The US National Institute on Drug Abuse indicates that it is a mental illness closely associated with other types of depression. “[…] The resulting compulsive behaviors that override the ability to control impulses despite the consequences are similar to hallmarks of other mental illnesses.”(http://www.drugabuse.gov/publications/research-reports/comorbidity-addiction-other-mental-illnesses/drug-addiction-mental-illness). Indeed it seems normal practice to report substance abuse disorders along with depression and anxiety disorders when reporting mental illness statistics. (e.g. Australian Bureau of Statistics: http://www.abs.gov.au/ausstats/abs@.nsf/Lookup/by+Subject/4125.0~Jan+2012~Main+Features~Mental+Health~3150 UK Mental Health Foundation: http://www.mentalhealth.org.uk/help-information/mental-health-statistics/men-women/ )

    When taken together these types of mental illness paint a more nuanced picture than you have in this article, where men are marginally more likely to suffer mental illness throughout their lifetime (see above links). Additionally there is some evidence to suggest that men under-report certain types of mental illnesses (see the linked studies in the UK Mental Health Foundation link above).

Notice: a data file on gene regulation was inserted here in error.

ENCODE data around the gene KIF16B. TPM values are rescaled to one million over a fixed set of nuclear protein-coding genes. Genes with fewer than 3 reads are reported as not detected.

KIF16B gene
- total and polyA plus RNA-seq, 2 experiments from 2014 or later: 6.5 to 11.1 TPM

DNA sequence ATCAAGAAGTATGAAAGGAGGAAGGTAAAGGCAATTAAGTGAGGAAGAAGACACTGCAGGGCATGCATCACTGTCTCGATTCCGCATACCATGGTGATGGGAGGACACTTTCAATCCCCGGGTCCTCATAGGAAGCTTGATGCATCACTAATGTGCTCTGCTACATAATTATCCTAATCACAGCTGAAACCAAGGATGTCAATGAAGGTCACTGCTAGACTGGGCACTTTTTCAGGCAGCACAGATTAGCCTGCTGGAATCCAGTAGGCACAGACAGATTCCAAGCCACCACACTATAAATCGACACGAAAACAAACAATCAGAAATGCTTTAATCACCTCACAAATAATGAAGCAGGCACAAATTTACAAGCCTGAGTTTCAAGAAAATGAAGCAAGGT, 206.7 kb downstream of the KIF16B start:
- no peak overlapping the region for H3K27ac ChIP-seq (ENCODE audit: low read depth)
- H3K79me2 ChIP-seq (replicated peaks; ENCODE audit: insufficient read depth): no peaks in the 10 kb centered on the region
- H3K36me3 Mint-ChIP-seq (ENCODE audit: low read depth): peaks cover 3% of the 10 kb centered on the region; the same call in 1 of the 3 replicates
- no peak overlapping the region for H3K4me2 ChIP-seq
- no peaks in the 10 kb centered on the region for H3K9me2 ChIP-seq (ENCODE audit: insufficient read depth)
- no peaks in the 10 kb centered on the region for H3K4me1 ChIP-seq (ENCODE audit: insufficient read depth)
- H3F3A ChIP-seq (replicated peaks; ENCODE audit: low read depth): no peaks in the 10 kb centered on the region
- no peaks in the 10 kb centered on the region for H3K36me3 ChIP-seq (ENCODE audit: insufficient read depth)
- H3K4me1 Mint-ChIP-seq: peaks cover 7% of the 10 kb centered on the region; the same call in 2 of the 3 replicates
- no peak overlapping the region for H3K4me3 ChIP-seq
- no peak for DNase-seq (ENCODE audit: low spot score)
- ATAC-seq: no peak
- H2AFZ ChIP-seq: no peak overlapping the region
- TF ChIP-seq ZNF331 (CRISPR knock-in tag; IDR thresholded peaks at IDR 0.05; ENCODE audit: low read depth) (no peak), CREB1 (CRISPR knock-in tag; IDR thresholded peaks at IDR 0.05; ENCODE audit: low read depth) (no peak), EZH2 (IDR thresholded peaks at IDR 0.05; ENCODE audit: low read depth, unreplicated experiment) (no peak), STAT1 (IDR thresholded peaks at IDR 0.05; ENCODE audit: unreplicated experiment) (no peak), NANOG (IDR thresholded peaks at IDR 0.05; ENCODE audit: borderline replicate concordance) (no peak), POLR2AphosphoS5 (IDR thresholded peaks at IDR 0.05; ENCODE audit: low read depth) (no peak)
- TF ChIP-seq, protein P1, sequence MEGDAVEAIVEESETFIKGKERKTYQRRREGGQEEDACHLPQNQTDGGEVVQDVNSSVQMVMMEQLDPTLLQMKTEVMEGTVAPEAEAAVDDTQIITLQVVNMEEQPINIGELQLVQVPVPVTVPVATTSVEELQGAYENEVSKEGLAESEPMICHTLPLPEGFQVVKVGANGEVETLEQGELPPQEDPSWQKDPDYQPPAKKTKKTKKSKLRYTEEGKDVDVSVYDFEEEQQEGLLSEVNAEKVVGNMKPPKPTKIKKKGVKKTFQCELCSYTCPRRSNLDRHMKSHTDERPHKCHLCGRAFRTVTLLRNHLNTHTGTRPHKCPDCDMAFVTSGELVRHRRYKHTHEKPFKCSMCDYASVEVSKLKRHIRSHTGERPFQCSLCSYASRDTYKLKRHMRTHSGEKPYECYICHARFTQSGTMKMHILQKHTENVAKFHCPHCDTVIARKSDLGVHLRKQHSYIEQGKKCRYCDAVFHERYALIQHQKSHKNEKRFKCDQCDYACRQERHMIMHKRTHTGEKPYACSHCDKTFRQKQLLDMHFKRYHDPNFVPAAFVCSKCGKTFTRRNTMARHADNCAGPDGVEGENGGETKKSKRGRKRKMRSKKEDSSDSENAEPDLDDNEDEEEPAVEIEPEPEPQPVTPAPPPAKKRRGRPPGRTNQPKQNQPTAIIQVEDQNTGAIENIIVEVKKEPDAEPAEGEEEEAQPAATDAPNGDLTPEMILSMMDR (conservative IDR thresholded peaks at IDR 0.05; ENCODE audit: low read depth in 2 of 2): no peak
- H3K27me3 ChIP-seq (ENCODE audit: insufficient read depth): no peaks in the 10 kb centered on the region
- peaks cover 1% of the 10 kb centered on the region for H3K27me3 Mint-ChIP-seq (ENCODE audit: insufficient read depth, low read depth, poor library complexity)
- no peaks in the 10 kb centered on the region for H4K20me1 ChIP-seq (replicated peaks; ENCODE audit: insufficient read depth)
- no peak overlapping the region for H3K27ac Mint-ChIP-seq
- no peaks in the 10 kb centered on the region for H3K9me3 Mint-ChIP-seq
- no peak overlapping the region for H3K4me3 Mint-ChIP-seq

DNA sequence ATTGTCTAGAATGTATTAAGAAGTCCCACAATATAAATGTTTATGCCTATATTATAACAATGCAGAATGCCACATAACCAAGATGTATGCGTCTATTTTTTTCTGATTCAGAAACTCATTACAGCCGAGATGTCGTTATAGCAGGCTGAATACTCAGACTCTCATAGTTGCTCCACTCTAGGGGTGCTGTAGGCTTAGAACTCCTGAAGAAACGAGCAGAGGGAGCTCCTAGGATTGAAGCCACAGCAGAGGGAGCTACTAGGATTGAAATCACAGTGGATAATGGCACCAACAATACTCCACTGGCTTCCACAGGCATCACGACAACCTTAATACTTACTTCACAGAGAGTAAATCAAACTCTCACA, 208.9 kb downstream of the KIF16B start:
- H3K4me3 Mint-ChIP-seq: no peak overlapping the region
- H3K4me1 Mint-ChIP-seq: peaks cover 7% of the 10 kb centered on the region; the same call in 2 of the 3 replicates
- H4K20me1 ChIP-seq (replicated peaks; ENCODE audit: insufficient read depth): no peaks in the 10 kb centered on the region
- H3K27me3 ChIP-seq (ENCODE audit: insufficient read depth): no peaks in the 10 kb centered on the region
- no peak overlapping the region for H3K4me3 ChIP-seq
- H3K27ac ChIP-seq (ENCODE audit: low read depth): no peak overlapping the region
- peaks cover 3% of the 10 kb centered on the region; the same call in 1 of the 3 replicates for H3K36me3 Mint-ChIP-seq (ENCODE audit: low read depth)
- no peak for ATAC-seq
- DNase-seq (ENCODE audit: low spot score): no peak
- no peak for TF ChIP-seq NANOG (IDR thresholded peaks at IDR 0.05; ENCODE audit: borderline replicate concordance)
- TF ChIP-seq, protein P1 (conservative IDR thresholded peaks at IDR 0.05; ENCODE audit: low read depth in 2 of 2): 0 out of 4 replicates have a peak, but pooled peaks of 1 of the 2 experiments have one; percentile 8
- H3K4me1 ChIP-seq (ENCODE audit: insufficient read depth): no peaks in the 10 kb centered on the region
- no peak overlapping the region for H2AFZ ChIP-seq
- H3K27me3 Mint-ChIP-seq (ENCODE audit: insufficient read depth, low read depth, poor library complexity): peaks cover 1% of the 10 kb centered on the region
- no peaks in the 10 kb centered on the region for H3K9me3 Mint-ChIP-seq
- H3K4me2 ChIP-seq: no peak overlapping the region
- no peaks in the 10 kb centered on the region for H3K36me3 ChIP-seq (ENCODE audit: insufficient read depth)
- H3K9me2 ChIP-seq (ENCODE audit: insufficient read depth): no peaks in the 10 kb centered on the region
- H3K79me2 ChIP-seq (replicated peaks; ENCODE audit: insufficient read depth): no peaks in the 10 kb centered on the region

I certainly agree with the author that those from minority groups experience higher rates of mental illness. This applies to substance abuse as well as depression and anxiety (see for example: http://www.abs.gov.au/AUSSTATS/abs@.nsf/lookup/4704.0Chapter756Oct+2010).

    The picture isn’t that simple for men and women though. Perhaps you have some insight from a particular study that links depression and anxiety disorders in particular to oppression above substance abuse related illnesses, if so I would very much like to read it.

    It is possible that the reason this picture is complicated is that emotional repression effects psychological wellbeing. Some study has been done on this (Sorry this is the best example I can find right at the moment: http://psycnet.apa.org/journals/abn/106/1/95/). The masculine archetype most preferred by conventional patriarchy favours the repression of emotions other than anger, and does not allow a high degree of personal expression in, for example, dress codes. Additionally, it is well understood that men do not form the same types of friendships as women do, that these are not as open nor emotional in their interaction. It’s this lack of an effective social network that results in men suffering more in divorce (http://www.mediate.com/articles/psych.cfm).

    In my opinion this is one of the areas in which men have the most to gain from feminism. It’s for this reason that I find it odd that you have chosen to neglect substance abuse from the statistics on mental illness in men and women. And why I would be most interested in your reasons for doing so.